Greta Garbo as Ninotchka

Ninotchka / Two-Faced Woman

  • This is a past program

Presented by the UCLA Film & Television Archive.

Part of the UCLA Film & Television Archive screening series Then Came Garbo... Learn more at


Ernst Lubitsch was one of several directors Greta Garbo had approved to work on Queen Christina (1933), but the two famed émigrés wouldn’t work together until late in both of their careers (though later in Garbo’s than Lubitsch’s). Celebrated for the star’s image-defying, dead-pan comic turn — “Garbo Laughs!” — as a Soviet emissary waylaid by romance in Paris thanks to Melvyn Douglas’ charming aristocrat, Ninotchka soars on equal parts dazzling wit and biting political satire, the latter largely supplied by co-screenwriters Charles Brackett and Billy Wilder, brought on by Lubitsch to punch up Walter Reisch’s initial draft.

DCP, b&w, 110 min. Director: Ernst Lubitsch. Screenwriters: Charles Brackett, Billy Wilder, Walter Reisch. With: Greta Garbo, Melvyn Douglas, Ina Claire.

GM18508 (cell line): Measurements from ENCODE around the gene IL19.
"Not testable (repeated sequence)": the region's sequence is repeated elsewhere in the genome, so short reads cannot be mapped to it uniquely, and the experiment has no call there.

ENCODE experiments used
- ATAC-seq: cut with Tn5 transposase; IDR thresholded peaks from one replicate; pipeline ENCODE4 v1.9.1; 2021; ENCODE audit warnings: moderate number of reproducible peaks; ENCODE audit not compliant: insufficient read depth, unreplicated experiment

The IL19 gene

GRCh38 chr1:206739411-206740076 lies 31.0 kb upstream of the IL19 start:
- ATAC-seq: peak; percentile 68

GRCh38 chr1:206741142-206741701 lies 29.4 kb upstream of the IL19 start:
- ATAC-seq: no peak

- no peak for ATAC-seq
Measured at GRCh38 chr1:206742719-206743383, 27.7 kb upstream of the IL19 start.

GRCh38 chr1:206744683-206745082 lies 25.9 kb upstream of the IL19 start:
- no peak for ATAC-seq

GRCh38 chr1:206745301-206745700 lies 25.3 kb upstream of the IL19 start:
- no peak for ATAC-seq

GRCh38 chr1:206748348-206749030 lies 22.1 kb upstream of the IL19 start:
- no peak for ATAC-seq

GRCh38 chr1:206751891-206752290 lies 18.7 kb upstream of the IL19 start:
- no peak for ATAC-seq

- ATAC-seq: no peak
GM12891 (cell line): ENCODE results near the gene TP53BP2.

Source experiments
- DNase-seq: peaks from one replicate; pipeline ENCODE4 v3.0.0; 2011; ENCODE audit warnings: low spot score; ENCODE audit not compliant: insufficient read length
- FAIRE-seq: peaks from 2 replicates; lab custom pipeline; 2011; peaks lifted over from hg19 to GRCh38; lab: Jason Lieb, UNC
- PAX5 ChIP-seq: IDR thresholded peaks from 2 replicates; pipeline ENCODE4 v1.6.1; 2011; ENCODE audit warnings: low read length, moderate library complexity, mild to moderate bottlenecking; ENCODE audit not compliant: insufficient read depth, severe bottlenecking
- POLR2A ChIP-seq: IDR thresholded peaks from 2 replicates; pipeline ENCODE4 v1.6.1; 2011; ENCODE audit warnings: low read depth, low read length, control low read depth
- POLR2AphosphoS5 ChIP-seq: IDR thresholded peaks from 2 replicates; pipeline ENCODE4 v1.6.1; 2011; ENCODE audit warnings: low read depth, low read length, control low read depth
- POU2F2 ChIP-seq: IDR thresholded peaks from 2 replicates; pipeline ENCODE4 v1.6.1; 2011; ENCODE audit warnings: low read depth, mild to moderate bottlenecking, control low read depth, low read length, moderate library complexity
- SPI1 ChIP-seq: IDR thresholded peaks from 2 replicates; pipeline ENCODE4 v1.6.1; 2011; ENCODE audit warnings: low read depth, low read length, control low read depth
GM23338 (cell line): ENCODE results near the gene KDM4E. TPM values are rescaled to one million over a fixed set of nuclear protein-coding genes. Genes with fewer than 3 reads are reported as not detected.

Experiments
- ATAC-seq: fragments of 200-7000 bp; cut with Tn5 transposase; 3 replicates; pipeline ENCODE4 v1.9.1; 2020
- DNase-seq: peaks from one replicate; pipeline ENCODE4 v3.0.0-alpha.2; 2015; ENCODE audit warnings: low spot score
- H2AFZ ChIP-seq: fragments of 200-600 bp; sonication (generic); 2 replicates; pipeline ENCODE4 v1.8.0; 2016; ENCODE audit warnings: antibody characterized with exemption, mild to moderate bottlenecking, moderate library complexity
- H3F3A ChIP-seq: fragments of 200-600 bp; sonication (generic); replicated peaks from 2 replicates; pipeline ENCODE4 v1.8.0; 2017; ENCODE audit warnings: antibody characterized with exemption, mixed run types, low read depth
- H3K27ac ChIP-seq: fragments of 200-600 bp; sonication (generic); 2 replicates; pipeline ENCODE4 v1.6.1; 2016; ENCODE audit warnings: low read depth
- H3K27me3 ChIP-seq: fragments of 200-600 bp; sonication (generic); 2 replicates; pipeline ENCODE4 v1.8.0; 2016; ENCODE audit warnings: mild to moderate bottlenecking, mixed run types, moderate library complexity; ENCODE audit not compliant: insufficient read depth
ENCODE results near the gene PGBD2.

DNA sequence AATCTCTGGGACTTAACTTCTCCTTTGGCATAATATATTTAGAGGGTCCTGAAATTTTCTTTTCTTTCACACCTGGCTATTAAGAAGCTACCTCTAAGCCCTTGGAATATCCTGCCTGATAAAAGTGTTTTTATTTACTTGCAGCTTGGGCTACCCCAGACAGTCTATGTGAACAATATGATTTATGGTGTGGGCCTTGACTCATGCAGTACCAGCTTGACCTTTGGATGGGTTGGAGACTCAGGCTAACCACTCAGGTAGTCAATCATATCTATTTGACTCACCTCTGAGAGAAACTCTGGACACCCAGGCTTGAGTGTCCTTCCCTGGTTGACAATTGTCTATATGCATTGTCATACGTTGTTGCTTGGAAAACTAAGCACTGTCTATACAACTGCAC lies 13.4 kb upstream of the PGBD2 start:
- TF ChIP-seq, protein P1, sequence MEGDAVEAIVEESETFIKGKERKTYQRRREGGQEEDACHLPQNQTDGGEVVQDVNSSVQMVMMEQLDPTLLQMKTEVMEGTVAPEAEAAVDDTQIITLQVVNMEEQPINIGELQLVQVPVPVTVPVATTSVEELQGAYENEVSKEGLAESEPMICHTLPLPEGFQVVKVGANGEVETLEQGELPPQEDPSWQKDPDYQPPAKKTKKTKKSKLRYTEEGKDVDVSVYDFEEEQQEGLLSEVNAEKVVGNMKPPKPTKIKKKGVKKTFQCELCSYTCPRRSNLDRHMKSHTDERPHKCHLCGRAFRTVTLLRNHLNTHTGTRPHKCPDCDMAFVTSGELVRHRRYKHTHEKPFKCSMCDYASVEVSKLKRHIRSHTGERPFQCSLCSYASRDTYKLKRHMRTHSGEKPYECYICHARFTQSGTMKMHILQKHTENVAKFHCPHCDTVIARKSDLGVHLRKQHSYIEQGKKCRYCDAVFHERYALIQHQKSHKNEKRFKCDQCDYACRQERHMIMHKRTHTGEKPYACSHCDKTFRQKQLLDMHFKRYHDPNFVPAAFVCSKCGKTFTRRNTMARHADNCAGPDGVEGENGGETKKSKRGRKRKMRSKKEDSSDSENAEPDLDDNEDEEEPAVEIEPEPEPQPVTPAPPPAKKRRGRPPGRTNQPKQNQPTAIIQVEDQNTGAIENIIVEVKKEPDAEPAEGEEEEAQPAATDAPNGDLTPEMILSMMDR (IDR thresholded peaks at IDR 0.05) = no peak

Two-Faced Woman(1941)

Buoyed by Ninotchka’s success, MGM hoped to build on Greta Garbo’s new comic persona with this even frothier farce of domestic dalliance. With the sure hands of her Camille director and screwball master George Cukor at the helm, Garbo signed on to play a dual role as a spurned wife who plots to lure back her wandering husband (Melvyn Douglas) by masquerading as her racier “twin” sister. The risqué plot sparked controversy — at least with the Catholic Legion of Decency, which condemned the film — while critics largely panned Garbo’s sharper turn into broad comedy. While some have argued her experience on the film precipitated her later decision to retire, Two-Faced Woman shines in retrospect as further evidence of Garbo’s untapped potential as a comedienne.

35mm, b&w, 90 min. Director: George Cukor. Screenwriters: S. N. Behrman, Salka Viertel, George Oppenheimer. With: Greta Garbo, Melvyn Douglas, Constance Bennett. From the collection of the George Eastman Museum.


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